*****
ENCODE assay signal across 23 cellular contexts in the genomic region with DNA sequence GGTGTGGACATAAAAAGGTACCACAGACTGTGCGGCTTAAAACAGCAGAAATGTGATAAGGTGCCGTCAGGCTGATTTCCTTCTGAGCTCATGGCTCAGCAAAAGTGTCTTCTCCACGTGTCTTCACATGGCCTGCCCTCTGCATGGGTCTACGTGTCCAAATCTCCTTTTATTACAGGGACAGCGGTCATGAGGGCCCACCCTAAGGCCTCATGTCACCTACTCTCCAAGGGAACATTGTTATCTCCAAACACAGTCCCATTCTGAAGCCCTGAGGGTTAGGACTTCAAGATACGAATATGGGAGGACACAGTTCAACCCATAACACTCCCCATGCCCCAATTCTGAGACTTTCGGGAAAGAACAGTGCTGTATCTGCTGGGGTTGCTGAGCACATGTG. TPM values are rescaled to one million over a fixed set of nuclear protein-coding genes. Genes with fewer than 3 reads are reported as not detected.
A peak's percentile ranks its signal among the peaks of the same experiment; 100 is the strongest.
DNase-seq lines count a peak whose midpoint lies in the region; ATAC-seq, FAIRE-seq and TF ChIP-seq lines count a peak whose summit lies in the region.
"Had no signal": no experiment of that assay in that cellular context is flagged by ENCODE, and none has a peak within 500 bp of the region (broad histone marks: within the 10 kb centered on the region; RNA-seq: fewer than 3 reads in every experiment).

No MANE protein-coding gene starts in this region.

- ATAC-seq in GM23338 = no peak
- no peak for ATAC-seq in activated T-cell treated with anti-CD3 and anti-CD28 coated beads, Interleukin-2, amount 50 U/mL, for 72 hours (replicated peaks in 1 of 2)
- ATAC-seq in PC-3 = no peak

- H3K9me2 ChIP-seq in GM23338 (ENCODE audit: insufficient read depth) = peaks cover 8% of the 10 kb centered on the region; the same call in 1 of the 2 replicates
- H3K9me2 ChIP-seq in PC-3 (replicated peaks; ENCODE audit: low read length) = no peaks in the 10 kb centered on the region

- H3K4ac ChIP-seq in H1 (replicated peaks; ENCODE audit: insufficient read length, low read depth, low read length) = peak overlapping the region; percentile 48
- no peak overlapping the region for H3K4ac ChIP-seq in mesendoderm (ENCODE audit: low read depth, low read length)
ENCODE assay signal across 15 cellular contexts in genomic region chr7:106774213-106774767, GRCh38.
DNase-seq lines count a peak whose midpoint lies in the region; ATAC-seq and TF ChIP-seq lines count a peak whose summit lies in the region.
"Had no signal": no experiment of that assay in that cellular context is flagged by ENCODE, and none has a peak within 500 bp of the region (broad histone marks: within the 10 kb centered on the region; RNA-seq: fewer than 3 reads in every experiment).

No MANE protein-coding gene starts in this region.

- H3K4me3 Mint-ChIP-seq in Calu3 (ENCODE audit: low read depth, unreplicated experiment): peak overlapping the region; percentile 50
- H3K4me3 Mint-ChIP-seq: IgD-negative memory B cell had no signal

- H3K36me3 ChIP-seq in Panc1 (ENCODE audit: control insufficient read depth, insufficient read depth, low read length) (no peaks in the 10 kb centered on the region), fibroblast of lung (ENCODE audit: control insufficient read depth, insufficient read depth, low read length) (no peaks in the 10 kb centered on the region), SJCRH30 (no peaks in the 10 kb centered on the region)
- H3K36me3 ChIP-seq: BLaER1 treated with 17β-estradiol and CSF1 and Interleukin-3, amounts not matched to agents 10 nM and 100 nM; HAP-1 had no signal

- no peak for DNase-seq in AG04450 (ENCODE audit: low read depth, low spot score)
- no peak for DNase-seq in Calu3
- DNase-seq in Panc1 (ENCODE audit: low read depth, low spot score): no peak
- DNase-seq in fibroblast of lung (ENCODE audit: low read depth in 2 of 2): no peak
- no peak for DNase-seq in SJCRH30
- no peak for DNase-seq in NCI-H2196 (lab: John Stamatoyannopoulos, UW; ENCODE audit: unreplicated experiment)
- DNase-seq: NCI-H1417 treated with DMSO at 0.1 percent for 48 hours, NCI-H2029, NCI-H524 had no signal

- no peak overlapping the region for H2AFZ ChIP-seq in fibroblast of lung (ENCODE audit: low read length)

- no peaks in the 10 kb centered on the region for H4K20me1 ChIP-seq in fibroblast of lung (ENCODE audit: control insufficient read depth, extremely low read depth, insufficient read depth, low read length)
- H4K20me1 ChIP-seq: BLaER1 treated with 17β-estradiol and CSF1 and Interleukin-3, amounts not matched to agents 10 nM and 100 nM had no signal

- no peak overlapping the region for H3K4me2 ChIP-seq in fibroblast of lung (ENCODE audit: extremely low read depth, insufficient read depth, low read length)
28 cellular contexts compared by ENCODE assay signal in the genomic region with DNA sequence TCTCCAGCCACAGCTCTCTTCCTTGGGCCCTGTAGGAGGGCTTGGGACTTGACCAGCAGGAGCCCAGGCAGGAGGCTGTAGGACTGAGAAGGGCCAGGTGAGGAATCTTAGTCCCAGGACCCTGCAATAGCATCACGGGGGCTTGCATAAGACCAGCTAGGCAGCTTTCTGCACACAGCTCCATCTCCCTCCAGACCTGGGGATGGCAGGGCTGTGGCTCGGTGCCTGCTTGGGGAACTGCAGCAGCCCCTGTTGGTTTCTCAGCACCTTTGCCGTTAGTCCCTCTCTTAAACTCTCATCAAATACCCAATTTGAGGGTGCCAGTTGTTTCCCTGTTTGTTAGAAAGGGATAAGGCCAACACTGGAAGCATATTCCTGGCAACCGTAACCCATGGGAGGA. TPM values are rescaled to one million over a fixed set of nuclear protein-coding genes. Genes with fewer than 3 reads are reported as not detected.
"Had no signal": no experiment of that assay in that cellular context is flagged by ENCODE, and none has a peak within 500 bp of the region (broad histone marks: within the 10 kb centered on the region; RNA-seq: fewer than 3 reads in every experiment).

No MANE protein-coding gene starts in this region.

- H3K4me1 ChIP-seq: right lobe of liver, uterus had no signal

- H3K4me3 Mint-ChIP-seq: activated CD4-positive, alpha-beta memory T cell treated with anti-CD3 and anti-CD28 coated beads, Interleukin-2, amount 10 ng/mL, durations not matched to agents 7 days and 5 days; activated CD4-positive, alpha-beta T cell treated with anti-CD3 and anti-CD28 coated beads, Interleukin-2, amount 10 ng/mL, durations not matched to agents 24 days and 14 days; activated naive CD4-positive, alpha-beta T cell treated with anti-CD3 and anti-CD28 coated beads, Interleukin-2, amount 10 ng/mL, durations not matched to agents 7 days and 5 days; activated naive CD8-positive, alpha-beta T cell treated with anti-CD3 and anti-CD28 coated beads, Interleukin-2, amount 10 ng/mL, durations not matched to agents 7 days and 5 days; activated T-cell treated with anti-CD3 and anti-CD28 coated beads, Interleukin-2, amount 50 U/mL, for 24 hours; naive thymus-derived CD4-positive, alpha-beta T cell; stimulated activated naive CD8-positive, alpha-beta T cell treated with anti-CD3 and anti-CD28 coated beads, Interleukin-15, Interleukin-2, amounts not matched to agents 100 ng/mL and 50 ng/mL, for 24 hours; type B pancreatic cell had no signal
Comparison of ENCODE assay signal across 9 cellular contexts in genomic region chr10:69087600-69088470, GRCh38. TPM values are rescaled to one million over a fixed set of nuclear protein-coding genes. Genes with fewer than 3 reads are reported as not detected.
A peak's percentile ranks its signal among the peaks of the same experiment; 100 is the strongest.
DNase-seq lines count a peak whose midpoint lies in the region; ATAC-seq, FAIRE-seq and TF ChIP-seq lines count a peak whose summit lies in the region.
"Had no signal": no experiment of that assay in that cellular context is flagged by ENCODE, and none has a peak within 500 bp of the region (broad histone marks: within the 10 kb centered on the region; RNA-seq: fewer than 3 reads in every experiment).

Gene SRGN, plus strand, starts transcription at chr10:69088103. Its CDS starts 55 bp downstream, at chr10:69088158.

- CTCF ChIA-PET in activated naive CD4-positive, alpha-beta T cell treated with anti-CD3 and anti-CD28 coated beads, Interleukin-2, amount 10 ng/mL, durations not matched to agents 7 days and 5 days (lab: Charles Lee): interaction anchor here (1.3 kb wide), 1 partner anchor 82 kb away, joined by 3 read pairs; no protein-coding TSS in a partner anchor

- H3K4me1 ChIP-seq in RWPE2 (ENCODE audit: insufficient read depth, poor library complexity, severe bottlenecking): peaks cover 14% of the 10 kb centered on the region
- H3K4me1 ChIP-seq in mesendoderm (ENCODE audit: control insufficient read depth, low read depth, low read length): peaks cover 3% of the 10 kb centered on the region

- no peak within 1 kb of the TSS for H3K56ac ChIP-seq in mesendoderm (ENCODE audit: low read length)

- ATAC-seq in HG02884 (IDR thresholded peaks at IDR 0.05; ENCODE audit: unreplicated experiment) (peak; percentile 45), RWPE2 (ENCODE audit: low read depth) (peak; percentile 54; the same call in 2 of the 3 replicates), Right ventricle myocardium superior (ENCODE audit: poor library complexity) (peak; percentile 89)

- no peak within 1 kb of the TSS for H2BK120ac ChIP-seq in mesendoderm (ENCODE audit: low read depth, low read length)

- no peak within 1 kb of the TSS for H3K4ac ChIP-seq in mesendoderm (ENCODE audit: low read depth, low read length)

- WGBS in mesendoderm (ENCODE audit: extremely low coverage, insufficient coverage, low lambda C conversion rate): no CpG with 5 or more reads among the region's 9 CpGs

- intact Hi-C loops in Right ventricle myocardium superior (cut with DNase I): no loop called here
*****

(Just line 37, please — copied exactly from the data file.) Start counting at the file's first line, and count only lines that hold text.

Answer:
Comparison of ENCODE assay signal across 9 cellular contexts in genomic region chr10:69087600-69088470, GRCh38. TPM values are rescaled to one million over a fixed set of nuclear protein-coding genes. Genes with fewer than 3 reads are reported as not detected.